July 22, 2012 at 10:17 PM ET
Eight months ago, we featured an eye-popping time-lapse video by German filmmaker Michael König as the "best of NASA's night lights" — but now New Mexico time-lapser Knate Myers has created another contender for the title.
Like König's compilation, Myers' four-minute odyssey wraps in multicolored auroral displays, glorious night passes over the world's cities, flashes of lightning and the heavenly whirl of the stars above. Far from detracting from the scene, the space station's solar arrays and other hardware add a sense of perspective in the foreground. As with any time-lapse video, this one shows to best advantage when it's at highest resolution and full-screen display — whether you go with YouTube or Vimeo.
We might have to rethink that earlier "best of" verdict. But really, is there any point anymore in declaring a time-lapse winner?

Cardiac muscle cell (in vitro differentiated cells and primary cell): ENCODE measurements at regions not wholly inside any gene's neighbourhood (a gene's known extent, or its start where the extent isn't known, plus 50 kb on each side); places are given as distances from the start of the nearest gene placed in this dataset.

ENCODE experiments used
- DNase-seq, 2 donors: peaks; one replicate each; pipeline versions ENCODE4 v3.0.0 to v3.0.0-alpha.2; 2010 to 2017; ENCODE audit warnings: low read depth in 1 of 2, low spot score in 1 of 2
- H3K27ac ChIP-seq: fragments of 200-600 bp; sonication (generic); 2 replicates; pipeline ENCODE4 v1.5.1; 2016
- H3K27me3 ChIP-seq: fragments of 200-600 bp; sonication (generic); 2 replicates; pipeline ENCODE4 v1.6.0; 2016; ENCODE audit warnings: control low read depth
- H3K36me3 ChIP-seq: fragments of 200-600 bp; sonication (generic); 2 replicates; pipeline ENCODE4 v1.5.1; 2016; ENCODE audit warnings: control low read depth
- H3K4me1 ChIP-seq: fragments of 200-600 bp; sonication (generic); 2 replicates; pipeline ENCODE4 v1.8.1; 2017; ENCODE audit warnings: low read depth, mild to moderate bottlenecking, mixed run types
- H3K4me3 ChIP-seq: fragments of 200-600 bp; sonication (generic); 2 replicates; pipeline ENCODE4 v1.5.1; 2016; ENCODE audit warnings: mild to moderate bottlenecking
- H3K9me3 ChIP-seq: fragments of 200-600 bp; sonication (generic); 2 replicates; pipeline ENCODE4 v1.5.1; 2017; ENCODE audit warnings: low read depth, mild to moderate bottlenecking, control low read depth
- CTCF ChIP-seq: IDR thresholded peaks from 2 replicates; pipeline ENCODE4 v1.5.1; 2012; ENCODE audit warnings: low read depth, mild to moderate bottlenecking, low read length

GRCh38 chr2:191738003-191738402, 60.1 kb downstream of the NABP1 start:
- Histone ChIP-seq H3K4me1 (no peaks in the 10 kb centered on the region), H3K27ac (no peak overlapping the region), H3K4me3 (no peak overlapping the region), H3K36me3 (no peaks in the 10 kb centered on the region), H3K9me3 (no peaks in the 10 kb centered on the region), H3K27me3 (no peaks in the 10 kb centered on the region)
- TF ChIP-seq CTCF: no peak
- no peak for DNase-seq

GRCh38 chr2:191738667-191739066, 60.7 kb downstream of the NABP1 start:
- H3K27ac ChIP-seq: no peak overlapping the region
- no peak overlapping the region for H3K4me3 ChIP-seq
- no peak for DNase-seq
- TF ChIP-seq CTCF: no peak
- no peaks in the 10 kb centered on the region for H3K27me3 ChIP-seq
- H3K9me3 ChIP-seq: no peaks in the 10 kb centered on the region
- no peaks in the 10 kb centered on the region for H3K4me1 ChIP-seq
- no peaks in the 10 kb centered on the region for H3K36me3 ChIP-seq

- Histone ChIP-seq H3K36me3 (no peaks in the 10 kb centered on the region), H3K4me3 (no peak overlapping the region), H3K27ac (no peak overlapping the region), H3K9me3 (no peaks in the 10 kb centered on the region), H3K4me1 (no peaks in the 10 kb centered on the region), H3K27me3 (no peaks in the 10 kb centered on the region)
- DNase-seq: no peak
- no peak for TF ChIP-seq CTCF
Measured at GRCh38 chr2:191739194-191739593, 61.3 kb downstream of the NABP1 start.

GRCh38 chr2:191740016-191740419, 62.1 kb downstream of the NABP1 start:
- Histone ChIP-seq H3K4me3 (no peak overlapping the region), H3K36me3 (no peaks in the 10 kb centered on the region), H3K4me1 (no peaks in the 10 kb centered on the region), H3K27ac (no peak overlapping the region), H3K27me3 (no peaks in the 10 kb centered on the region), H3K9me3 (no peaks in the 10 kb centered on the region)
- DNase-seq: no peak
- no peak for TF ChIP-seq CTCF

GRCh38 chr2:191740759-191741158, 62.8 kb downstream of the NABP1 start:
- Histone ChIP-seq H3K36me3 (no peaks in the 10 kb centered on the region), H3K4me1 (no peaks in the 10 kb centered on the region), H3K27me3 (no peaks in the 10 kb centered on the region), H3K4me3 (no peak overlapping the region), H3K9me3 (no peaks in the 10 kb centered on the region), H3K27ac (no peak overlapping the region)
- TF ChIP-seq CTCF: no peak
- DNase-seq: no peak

It turns out that there's a whole club on Vimeo devoted to turning imagery from the International Space Station into time-lapse views. And when you get right down to it, virtually all of this imagery comes from NASA's Gateway to Astronaut Photography of Earth, which offers its own selection of time-lapse space station videos. (This month NASA put up a humdinger showing the moon's shadow on Earth during May's annular solar eclipse.)
Rather than declaring a winner, I'm just going to point to some of the favorites — and declare that all the folks who work with imagery from space, and all the folks who enjoy that imagery, are the real winners here.
More winners in the orbital time-lapse category:
Alan Boyle is NBCNews.com's science editor. Connect with the Cosmic Log community by "liking" the log's Facebook page, following @b0yle on Twitter and adding the Cosmic Log page to your Google+ presence. To keep up with Cosmic Log as well as NBCNews.com's other stories about science and space, sign up for the Tech & Science newsletter, delivered to your email in-box every weekday. You can also check out "The Case for Pluto," my book about the dwarf planet and the search for new worlds.